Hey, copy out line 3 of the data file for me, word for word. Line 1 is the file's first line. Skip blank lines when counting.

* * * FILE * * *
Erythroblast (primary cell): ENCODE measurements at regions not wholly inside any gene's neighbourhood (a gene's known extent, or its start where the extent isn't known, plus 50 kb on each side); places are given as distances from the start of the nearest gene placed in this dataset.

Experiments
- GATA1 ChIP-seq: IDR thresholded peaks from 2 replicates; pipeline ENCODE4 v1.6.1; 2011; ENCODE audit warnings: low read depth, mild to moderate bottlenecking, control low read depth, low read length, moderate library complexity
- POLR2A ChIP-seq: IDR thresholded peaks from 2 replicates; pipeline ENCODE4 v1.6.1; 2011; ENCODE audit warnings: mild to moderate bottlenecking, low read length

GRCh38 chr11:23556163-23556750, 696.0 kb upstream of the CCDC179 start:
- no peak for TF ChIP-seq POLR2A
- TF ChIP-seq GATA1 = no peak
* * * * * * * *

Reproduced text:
- GATA1 ChIP-seq: IDR thresholded peaks from 2 replicates; pipeline ENCODE4 v1.6.1; 2011; ENCODE audit warnings: low read depth, mild to moderate bottlenecking, control low read depth, low read length, moderate library complexity